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Markel Tax

07 Jul 2020

Voluntary liquidation: Is the director entitled to the £30,000 termination payment threshold?

My client is the managing director and sole shareholder of her own personal holiday bookings company. Unfortunately the demand for the company’s services has dried up in the recent economic climate and as a result the director is going to put the company into voluntary liquidation. Is the director entitled to the £30,000 termination payment threshold in respect of any payments she receives from the company?

In some circumstances it is possible for a director to receive termination payments that fall within s 401, ITEPA 2003 from their limited companies, however, the position should be reviewed on a case by case basis.
In the first instance it is important to identify whether the client is indeed employed by the company. Evidence that could prove the employment status might include the existence of an employment contract, ideally in writing although an oral contract may suffice, payment of salary via PAYE and being able to demonstrate that the client has a practical role beyond that of just an advisory position.

Assuming the client is clearly employed by her company, it is then necessary to determine to what extent the payments relate to the termination of the client’s employment rather than to her position as shareholder. If other employees have also been made redundant and paid termination payments, this strengthens the argument that the director is also entitled to a termination payment in light of the company’s trade drying up and also provides a benchmark for an appropriate level of termination payment.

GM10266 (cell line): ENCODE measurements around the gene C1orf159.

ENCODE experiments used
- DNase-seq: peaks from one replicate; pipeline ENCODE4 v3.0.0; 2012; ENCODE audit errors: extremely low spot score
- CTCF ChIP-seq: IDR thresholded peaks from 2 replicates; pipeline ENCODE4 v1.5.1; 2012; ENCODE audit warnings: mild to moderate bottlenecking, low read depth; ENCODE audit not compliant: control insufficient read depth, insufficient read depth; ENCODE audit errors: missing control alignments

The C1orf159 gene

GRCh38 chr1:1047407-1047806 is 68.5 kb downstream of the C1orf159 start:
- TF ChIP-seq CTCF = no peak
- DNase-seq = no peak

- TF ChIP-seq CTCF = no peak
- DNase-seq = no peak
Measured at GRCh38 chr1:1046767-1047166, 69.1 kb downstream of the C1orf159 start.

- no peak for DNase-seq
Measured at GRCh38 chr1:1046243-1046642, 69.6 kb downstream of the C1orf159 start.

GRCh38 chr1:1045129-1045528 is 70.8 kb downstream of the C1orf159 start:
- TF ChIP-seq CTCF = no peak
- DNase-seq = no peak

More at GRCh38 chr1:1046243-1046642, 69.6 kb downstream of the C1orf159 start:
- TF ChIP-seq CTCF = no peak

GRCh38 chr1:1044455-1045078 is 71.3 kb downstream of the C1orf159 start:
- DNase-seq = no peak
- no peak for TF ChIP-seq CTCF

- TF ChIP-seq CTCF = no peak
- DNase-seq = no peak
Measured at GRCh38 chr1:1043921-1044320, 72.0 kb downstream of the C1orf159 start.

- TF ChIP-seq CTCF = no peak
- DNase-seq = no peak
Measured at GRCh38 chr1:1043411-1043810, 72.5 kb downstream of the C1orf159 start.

Some termination payments may fall within the £30,000 exemption, provided they are not subject to tax under another part of the legislation such as earning or benefits. For example, accrued wages paid to a director on termination will fall to tax as earning rather than as termination payments within s 401. Additionally, for terminations on or after 6 April 2018, payments will need to take account of any payments in lieu of notice (PILONs) as though a notice period was worked, whether or not it is contractual. These amounts are referred to as Post Employment Notice Pay (PENP) and do not fall within the £30,000 exemption.

As can be seen, this is a fairly complex area and the facts of any case will need to be reviewed to determine whether any termination payments for the director would fall within the £30,000 exemption but with the right set of circumstance the relief can be available.

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Tagged Tax for entrepreneurs and corporates Tax for entrepreneurs and corporates